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What can learning languages do for students?

Aside from obvious practical advantages, studying foreign languages encourages students to develop habits and learning skills that are useful across the curriculum. It particularly helps develop a deeper understanding of English and encourages students to develop habits of mind such as resilience and critical thinking, which are key to performing well at HSC level.

"…learning a language can really enhance your life experiences, not just in the outside world … but also academically."

SUZANNE RICHARDS, HEAD OF LANGUAGES

Suzanne Richards talking with James McPherson and Dan Brown

SUZANNE RICHARDS, HEAD OF LANGUAGES:

I think learning a language definitely helps support your other subjects. For example what we are experiencing now with your English studies: you develop a wider vocabulary and think more about your grammar and how you write. So it helps deepen your literacy skills. Also it is giving you a broader perspective of the world in helping you develop intercultural understanding. And of course it’s fun!

JAMES MCPHERSON, YEAR 11 STUDENT:

Definitely, I think it’s a really rewarding experience, you learn little snippets of the language. You can understand the broader perspectives of other cultures. Yeah it’s lots of fun, definitely.

DAN BROWN, YEAR 10 STUDENT:

Of course it’s also really handy to have, just in case you ever go overseas. You have that advantage of being able to talk to people and a better appreciation of where they’re coming from as a culture.

James McPherson

SUZANNE RICHARDS:

It’s amazing how people respond when you try to speak to them in their language. Even if you just have the basics, they appreciate it so much. Instead of both sides getting frustrated at not being understood. If you look at the statistics, there is a lot of the world that does not speak English. So when you can communicate in another language it really goes a long way.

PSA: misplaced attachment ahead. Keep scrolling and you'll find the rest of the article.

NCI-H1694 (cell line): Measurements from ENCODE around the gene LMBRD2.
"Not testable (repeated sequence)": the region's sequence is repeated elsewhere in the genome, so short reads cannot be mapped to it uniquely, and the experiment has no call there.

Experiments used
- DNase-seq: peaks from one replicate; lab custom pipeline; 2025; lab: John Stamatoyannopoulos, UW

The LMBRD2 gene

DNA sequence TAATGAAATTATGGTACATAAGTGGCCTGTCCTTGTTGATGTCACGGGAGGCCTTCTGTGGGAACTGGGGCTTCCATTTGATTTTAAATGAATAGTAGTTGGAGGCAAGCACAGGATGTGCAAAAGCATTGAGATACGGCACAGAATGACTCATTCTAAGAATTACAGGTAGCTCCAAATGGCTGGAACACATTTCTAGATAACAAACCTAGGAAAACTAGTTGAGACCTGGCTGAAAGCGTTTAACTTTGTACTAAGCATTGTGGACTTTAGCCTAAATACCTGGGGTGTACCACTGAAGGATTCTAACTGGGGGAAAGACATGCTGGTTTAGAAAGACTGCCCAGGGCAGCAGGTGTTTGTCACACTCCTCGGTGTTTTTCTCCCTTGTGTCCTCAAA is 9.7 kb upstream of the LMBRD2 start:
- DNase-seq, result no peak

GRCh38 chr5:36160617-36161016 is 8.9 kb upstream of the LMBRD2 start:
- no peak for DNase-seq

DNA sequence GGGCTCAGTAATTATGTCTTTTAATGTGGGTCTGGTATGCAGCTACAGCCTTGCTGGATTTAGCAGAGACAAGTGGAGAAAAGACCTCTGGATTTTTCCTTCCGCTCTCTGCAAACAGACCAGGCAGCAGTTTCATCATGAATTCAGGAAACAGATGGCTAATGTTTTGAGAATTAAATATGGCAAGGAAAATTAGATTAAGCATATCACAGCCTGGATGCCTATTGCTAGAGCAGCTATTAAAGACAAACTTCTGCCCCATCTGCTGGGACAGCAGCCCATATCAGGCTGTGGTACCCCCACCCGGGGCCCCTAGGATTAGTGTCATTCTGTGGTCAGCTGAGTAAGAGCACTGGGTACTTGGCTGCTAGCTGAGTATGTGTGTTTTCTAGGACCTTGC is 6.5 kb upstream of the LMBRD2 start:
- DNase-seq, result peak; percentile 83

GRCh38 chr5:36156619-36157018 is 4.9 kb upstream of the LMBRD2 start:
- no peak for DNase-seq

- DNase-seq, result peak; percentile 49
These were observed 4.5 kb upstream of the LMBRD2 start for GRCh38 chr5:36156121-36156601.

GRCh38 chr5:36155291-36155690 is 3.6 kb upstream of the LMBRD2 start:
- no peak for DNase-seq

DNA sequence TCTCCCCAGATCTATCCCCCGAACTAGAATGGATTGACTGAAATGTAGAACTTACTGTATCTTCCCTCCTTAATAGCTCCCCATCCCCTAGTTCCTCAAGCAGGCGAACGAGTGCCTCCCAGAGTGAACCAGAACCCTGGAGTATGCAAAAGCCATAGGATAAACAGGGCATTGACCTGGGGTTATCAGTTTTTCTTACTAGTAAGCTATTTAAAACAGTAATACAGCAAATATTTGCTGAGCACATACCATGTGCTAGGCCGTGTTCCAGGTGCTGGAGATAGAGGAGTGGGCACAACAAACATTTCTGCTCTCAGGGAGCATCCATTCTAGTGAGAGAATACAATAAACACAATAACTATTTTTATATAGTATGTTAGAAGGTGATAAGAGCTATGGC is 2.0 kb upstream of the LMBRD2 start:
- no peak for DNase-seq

Suzanne Richards

SUZANNE RICHARDS:

In Junior School in Years 5 and 6 the students do French, then in Year 7 there is a break as there are other options on the curriculum: music, drama and critical thinking. Then in Year 8 you have to do a language. Did you do French?

DAN BROWN:

Yes I did French in Year 8, I also chose it as an elective.

SUZANNE RICHARDS:

What appeals to you both about learning a language?

DAN BROWN:

You are constantly analyzing and even though you can sort of work off English, you have to adapt what you know. Words that we have in English may not exist in another language, so yeah, it’s challenging. And obviously for speaking in different countries it’s insanely useful. I mean you have things like job opportunities, it just helps with your resume – people will be more interested.

Dan Brown

JAMES MCPHERSON:

It also gives you a break from doing all the basics like Math and English. You get the experience of jumping into different cultures. Coming into this class, and not knowing what you are going to learn for the day is great. With other classes like Maths you know you’ll be doing things with numbers, but with languages it could be grammar, numbers, vocabulary, songs….

SUZANNE RICHARDS:

It really is so worth it for your resumé. It gives you an edge, even if it’s not at a really high level. Just saying that you’ve got some Spanish or French is impressive. It helps you think more critically and makes you build on prior knowledge, making those linguistic connections. So it’s just not the acquisition of knowledge, but actually applying it. When you have learnt some rules and understand, for example, the different tenses, you then have to apply that to new scenarios.

DAN BROWN:

The New Caledonia trip we did was definitely an experience of a lifetime. It forced you to put what you know into practice and, because the majority of the families spoke solely French, we were forced to interact in another language. So you are constantly learning words that you don’t know and then having to use the word. It’s an amazing experience, I would definitely recommend it to anyone else.

SUZANNE RICHARDS:

I was lucky enough to grow up in Spain in my later teens. And being from the UK, I just find it a beautiful, fascinating country. Spanish people really do live life to the full. I love to talk about something that is very close to my heart and I feel privileged that I am in a job where I get to talk about my passion every day, and to hopefully instill that in my students and inspire them to travel and to develop a passion for languages. Passing on that understanding of how it can really enhance your life experiences, not just in the outside world, which is really important, but also academically as well. It’s really satisfying when students have that light bulb moment, “I now understand what this means and how it works and that’s helped me understand it in my mother tongue.”